Roof over coexistence
We had a program called ‘Roof over coexistence’ where we facilitated leaders of roma community centers for community-based way of working.
Local Acting Program and Network for Communities
Financed by Mott Foundation, we managed a small-grants program to support formal or informal groups for many years. Based on the experiences of this Mott program, HACD established a professional network financed by the government. The main goal of it was building a network for supporting community initiatives through grants and knowledge in all our counties.
In the recent years, supported by Norwegian Grant and then a gov-run program we worked with villages helped them to transform their classical institution to community-based form in order to mobilize local resources.
Fighting extreme poverty
With the help of EU soft grants, we organized a professional partnership focusing on practical application of community mobilization to fight extreme poverty.
NGO sector development
Besides various program, after the regime changed HACD participated in developing Hungarian civil sector, thus we spread the idea of community radio; publishing journal for community workers; fostering establishment of some county-wide organizations etc. And last but not least we have joint some national campaign which stands for the dignity, rights and freedom of Hungarian civil organizations.
Local-based community development
The focus of community development professional activities is on communities within the local community, or parts of it. We organize, train and support people who live close to each other and have the potential to act together with others. Furthermore, community development can potentially be part of the intellectual infrastructure of local job creation in Hungary and the Central-Eastern European region.
In order for disadvantaged people to succeed with their ideas, they need coordinated help. An essential element of this assistance is provided through community development.
We started meeting foreign professionals in 1990, which had a tremendous impact on us. To the west, through the EuCDN network, then known as the Combined European Bureau for Social Development (CEBSD), we were already down to the – perhaps never-ending – task of working to finalize common values and international community development standards. From 2009 onwards, support for community development in most Western countries has been transformed and state subsidies have been reduced. The transformation also resulted in a change of name, seat and structure, and the organization expanded the range of collaborators with Central and Eastern European (Polish, Czech, Romanian, Bulgarian) members. In 2018, the network celebrated its 25th birthday and presented network members’ community development practices through 17 concrete examples included in a jubilee volume. In April 2019, EuCDN held its board meeting in Budapest again. As part of the meeting’s professional program, HACD and EuCDN organized a workshop at ELTE University’s Faculty of Social Sciences, where they mainly sought answers to (a) what the most important roots of European populism are, (b) what impact populism has on our local communities and civil society, and (c) what community development can do in the current situation.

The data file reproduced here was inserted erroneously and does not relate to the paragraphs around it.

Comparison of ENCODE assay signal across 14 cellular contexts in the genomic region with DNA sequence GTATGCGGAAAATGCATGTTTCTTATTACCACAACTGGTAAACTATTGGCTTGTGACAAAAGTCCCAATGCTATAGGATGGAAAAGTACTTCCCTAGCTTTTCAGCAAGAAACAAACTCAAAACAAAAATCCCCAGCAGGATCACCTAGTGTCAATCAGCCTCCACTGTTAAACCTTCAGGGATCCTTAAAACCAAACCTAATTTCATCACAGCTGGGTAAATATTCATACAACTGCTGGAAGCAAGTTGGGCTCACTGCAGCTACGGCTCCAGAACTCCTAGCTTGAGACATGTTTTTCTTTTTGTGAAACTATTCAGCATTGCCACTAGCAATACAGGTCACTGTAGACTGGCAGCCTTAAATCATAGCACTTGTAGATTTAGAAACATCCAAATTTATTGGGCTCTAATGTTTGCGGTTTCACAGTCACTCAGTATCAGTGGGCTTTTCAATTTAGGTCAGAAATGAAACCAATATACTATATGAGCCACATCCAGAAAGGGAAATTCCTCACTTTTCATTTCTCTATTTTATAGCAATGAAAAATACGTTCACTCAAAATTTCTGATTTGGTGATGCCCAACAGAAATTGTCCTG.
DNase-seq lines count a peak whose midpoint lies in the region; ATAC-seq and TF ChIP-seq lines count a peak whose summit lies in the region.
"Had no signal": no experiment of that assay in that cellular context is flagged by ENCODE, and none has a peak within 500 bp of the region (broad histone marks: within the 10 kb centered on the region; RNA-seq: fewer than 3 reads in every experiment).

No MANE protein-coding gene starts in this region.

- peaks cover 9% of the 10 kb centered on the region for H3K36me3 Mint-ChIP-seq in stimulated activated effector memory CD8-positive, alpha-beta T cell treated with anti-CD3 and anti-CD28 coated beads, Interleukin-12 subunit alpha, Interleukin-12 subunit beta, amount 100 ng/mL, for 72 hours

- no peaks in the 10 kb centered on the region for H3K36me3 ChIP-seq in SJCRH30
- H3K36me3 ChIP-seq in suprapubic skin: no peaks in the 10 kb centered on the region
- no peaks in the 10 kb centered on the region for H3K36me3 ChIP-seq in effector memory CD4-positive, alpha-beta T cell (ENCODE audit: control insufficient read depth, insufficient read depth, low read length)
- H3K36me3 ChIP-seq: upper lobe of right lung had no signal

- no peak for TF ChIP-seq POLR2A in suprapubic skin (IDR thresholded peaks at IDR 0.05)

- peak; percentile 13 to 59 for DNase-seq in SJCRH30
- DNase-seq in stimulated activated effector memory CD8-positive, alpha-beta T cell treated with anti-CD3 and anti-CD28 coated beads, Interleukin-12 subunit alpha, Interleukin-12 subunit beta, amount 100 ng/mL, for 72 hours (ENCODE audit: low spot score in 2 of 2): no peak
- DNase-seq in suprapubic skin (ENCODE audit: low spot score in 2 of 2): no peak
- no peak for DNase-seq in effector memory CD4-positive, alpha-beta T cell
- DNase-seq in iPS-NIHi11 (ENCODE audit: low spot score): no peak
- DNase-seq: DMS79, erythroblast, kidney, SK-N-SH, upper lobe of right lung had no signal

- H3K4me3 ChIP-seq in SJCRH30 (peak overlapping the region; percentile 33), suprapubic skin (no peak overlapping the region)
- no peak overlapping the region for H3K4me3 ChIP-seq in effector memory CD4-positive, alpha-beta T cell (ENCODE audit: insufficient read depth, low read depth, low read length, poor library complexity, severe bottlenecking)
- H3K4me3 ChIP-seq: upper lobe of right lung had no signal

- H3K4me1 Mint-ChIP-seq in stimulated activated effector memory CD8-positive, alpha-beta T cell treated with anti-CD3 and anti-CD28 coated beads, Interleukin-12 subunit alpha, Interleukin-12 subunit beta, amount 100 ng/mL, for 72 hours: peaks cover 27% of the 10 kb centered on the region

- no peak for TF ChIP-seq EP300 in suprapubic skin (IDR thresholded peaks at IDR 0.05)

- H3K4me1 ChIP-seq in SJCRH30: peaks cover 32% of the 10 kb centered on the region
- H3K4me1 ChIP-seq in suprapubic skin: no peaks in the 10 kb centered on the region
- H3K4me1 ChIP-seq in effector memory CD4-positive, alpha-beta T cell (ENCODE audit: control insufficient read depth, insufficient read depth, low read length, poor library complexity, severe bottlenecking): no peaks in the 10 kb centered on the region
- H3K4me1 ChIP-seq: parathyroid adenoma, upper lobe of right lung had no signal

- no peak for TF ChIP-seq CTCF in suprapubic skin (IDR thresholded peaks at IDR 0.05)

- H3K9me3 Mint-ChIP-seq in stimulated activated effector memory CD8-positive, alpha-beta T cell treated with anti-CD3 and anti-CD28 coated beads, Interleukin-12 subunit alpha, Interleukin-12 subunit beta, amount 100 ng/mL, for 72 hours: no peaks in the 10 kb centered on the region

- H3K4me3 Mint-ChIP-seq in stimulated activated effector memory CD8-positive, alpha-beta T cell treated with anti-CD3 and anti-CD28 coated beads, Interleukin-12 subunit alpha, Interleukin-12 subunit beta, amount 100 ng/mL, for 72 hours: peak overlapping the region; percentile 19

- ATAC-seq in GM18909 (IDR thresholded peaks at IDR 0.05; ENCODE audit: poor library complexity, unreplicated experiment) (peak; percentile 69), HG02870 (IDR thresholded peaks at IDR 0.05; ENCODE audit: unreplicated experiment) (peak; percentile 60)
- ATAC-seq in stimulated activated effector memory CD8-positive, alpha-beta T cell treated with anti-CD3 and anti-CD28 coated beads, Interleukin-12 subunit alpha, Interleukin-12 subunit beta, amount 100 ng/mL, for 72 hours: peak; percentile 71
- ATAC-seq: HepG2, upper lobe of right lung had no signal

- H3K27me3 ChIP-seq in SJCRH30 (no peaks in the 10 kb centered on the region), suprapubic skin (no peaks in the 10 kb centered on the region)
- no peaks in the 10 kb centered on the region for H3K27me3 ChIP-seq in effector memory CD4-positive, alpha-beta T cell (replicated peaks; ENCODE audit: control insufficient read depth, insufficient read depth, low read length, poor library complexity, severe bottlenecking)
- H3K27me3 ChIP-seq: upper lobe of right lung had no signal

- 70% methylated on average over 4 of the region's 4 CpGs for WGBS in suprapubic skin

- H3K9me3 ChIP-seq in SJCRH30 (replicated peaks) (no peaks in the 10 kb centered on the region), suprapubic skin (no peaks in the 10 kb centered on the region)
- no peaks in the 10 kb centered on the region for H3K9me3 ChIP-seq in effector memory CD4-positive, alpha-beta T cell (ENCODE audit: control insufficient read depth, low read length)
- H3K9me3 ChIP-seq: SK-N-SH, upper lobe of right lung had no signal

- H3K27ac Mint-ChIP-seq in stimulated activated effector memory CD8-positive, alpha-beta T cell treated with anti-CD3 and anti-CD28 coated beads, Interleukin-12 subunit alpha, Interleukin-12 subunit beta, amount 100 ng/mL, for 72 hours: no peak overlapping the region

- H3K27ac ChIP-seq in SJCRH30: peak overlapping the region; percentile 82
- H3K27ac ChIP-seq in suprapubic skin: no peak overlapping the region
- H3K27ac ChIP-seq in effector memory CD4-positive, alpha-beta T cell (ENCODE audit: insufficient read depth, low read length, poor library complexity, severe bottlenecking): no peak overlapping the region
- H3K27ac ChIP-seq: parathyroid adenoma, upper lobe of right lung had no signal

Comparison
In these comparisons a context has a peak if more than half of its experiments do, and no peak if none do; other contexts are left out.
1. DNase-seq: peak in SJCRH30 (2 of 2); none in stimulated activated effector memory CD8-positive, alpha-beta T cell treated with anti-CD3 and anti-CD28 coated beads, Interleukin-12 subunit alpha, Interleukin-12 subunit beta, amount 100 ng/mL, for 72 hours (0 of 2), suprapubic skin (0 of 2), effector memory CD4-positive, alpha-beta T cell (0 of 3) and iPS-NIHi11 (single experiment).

Our most important goal was the emergence of new cooperation structures along our expanding range of contacts in Central-Eastern Europe, in addition to the Western European ones. With the East-East Programs, we started to unite these threads ourselves, but for the longer run – perhaps luckily – we had a different role. In the early 2000s, the Central and Eastern European Citizens Network (CEE CN) was born, and later formalized, though not exclusively with the goal to link community development initiatives. In 2013, the Citizens Network was facing serious difficulties. After emerging processes and years rich in work and resources, the two most reliable and significant sources of funding suddenly and unexpectedly drained out, at least in part.
Connecting East and West
As the only organization developing in both directions, the HACD has played a key role in connecting and coordinating the work of the EuCDN and CEE CN networks from the outset. The aim of the breakthrough European Dialogue Program (2005) was to formally connect the two networks and plan further cooperation. At the ceremonial main event of the program, experts from the two networks, representing 17 countries and 23 organizations met on the Európa ship in Budapest. Between 2009 and 2014, it proved to be quite difficult to help coordinate the two networks. Still, in these years, the formal results of our cooperation initiatives have matured, now involving the evolving and independent ECON network in the dialogue. Subsequently, we worked closely on the details of the common platform in Örebro, Sweden, and it was here that the European Platform for Active Citizens (EPAC) was born.
The impact of HACD on Europe
In addition to its liaison (organizational) role, it is important to highlight the organization has achieved at the European level by: we have achieved a similarly significant impact by putting, from the very beginning, the development of civil society in the focus of domestic activities, and for a long time it indeed seemed that time was on our side. In my work just cited I have already described how ‘civil society… is capable of combining all the “traditional” forms of professional intervention that community development has developed in the area of overcoming disadvantage, including the excluded, multicultural coexistence, the integration of minorities, etc. abroad and, to a lesser extent, at home. These were the exact recognitions that have reinforced European community development professionals in that they have to be even more active in the context of civil society. These ideas were synthetized in a more comprehensive manner – and the areas of community development intervention in the context of civil society defined – between March 25-28, 2004, at the international conference Building Civil Society in Europe through Community Development organized by the Combined European Bureau for Social Development (CEBSD), the Hungarian Association for Community Development (HACD) and the International Association for Community Development (IACD). Apart from defining what community development is (Preamble), the joint declaration issued at the conference (Budapest Declaration, 2004) identified 9 main areas of activity for community development.